Keep freshmen off the varsity team

A great deal has been made of the decision of the National Collegiate Athletic Association (NCAA) to require modest academic qualifications for incoming freshmen as a part of their varsity eligibility in the first year of college. As well, much has been made of the need for first-year students to perform adequately in academics before achieving eligibility for varsity sports.

I truly regret that any standard may implicitly exclude any group, either the students of a historically black college or black college students in general. This has been the claim of some coaches at Big Ten schools.

But I would ask: Why not offer students an education as an inducement to come to our college campuses? I see the NCAA decision, Proposal 48, as just that - an academic inducement. In part, Proposal 48 sets a minimum score on college entrance examinations (SAT and ACT) as a prerequisite for varsity-level participation in the freshman year.

The decision has nothing to do with admission to colleges, but everything to do with varsity eligibility. High school athletes still can be offered first-year scholarships, regardless of their SAT and ACT scores. They have the first year of college to show they are able to do college-level work. And they can participate in nonvarsity intercollegiate athletics.

What this policy will do is to force high schools and colleges to offer strong academic programs to all students. This is an important motivation. The college or university that can offer a sound education to the superb high-school athlete will be in competition, then, with every other Division I college and university promising the same inducement - a quality college education.

If all other inducements we keep hearing about, like money, are not permitted (but we are told they are offered), then why not, I say, offer an education as an inducement?

I know there are some who feel the academic standards are too high, and argue that this is an improper use of standardized test scores. If the standard is applied in an arbitrary or discriminatory way, I would agree. Frankly, I feel the solution is not strong enough. The action taken at the NCAA convention is only a partial solution.

I personally believe that total elimination of freshman eligibility is the answer. Only in the past 10 years have freshmen been permitted to play varsity sports on any campus in the United States.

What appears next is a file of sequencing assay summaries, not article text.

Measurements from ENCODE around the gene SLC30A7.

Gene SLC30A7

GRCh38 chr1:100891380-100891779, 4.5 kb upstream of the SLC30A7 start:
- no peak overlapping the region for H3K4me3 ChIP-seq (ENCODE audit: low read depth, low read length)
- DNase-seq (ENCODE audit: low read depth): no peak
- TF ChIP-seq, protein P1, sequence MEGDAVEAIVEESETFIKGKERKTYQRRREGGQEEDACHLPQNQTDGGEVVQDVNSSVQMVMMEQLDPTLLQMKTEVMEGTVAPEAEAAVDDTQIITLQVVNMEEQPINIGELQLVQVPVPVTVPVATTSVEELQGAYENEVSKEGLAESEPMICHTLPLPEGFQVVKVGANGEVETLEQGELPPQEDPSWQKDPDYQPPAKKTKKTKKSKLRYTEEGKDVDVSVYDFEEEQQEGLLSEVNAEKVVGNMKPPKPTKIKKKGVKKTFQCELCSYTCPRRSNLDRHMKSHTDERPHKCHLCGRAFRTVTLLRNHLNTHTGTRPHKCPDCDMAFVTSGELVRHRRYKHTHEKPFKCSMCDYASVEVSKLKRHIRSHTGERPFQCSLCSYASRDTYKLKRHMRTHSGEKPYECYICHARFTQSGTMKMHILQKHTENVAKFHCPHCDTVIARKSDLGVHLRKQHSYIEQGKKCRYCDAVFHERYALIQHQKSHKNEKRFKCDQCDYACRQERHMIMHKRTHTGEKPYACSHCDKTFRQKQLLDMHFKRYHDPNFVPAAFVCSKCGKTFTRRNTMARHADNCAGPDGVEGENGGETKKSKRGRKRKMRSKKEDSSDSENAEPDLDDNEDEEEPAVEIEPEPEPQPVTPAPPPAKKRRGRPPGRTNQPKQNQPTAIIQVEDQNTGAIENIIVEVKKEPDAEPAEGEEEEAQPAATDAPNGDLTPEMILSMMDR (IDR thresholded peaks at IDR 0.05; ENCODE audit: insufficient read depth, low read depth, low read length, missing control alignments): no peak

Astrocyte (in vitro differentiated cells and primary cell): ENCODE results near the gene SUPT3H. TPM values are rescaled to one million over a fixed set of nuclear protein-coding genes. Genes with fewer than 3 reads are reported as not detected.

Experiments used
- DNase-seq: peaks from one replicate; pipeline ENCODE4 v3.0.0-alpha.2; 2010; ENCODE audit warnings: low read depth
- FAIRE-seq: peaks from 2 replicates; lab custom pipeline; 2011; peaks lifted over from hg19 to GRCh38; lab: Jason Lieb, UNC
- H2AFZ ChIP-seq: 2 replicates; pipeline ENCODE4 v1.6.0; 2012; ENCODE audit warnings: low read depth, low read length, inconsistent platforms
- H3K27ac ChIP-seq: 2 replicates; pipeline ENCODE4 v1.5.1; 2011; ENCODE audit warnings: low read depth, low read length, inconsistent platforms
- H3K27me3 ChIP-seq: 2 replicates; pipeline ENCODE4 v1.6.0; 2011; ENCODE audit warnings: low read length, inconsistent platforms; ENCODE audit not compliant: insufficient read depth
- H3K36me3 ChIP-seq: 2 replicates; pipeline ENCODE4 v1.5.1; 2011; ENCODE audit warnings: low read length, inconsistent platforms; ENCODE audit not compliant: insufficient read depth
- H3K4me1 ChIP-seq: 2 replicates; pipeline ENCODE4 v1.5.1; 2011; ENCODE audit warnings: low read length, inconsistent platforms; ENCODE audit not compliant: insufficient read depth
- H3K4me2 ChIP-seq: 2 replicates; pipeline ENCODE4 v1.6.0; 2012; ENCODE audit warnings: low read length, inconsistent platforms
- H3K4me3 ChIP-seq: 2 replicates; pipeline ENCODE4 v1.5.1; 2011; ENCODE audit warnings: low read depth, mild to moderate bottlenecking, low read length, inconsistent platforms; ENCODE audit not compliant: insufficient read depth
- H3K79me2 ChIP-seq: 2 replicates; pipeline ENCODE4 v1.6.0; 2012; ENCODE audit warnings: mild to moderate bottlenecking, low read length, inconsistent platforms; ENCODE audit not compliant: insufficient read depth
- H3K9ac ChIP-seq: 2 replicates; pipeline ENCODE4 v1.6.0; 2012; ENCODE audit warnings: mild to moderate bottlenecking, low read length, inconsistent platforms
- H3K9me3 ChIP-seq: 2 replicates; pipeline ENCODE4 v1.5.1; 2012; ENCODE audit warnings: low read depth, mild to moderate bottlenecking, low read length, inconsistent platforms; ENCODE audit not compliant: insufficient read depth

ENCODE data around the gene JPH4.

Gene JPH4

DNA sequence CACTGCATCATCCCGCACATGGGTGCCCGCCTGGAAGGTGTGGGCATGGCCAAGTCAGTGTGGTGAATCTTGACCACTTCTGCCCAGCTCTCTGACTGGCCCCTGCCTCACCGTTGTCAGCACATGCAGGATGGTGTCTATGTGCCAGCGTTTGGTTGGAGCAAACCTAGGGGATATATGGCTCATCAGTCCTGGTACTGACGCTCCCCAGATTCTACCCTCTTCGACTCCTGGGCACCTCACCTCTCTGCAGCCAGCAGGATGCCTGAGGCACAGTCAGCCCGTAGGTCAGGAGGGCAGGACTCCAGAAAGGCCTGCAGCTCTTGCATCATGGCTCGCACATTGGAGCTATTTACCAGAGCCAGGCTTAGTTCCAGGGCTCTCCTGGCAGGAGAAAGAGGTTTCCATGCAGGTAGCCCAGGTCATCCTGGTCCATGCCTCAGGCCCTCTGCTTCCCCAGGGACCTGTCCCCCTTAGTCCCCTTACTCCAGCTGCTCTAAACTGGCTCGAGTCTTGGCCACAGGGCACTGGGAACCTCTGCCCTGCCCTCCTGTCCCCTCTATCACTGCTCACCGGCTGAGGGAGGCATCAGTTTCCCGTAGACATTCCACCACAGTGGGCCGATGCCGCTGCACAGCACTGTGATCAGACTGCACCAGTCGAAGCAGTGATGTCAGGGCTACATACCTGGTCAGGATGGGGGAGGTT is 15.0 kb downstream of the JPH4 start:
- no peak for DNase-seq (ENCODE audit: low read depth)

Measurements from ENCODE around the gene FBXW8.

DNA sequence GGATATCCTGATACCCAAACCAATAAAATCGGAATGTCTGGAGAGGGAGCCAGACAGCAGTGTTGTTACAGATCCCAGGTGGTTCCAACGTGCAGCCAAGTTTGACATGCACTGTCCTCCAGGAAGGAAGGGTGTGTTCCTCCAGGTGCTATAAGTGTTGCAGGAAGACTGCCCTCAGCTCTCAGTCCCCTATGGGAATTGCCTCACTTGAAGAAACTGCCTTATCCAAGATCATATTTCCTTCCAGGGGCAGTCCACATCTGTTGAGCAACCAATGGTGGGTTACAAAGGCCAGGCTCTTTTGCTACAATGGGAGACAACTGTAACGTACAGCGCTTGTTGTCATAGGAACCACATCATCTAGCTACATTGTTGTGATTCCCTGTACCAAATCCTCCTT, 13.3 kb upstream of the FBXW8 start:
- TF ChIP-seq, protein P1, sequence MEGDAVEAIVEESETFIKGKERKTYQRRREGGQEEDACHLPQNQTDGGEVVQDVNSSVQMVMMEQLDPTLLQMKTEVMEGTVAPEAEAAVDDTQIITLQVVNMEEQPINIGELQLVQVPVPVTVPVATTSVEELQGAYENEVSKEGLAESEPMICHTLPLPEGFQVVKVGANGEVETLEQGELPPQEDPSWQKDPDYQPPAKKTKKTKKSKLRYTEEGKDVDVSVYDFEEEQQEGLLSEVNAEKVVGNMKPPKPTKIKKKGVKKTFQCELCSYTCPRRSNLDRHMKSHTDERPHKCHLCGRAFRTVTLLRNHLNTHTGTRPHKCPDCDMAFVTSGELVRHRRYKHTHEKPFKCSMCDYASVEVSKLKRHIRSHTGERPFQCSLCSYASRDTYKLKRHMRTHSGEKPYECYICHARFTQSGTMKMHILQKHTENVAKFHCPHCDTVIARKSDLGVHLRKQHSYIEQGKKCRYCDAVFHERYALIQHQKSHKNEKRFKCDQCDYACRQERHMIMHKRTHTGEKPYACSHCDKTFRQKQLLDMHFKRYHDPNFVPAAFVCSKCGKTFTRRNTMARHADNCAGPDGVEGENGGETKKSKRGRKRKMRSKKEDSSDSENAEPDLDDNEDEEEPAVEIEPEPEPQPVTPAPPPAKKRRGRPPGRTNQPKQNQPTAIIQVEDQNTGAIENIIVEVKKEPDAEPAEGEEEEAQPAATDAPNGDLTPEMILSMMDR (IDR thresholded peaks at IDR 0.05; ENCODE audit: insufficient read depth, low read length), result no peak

The University of Vermont (UVM) was one of a handful of Division I schools threatened with loss of Division I status because of no varsity football team and a lower ''attendance potential'' for varsity men's basketball games than some urban-based universities.

We offer high-quality athletic programs, and we do so in a mature athletic context. We are more interested in providing balance across all of our sports, both for men and for women, than in the number of people watching men's varsity basketball.

Intercollegiate football is the only major sport not offered at UVM. We have made a conscious choice which, I believe, does not reduce our commitment to intercollegiate athletics, but strengthens it.

Since that decision to drop football in 1974, we have substantially expanded the number of teams we field, both for men and for women. This has resulted in two national championships and regional playoffs in four sports over the past three years.

What is wrong with asking a student to come to our campus as a student?

What is wrong with making sure the incoming student is a student first?

Elimination of freshman eligibility would substantially reduce the problems of athletes who leave our campuses without degrees and, more often than not, without positions in professional sports.

I believe in the concept of competitive homogeneity. At UVM, we do not wish to compete with institutions whose values, level of competition, or institutional commitment to varsity athletics are not roughly comparable to our own. No school should compete with another institution if the two cannot, over time, be truly competitive. At present, the instrument for determining homogeneity proposed by the NCAA is far too crude. Playing, or not playing football, for example, has been given too much prominence.

I now feel, as do many chancellors and presidents who attended the recent NCAA convention in San Diego, that we need to find more effective ways for all presidents to play key roles in policymaking on major athletic issues so important to our institutions.

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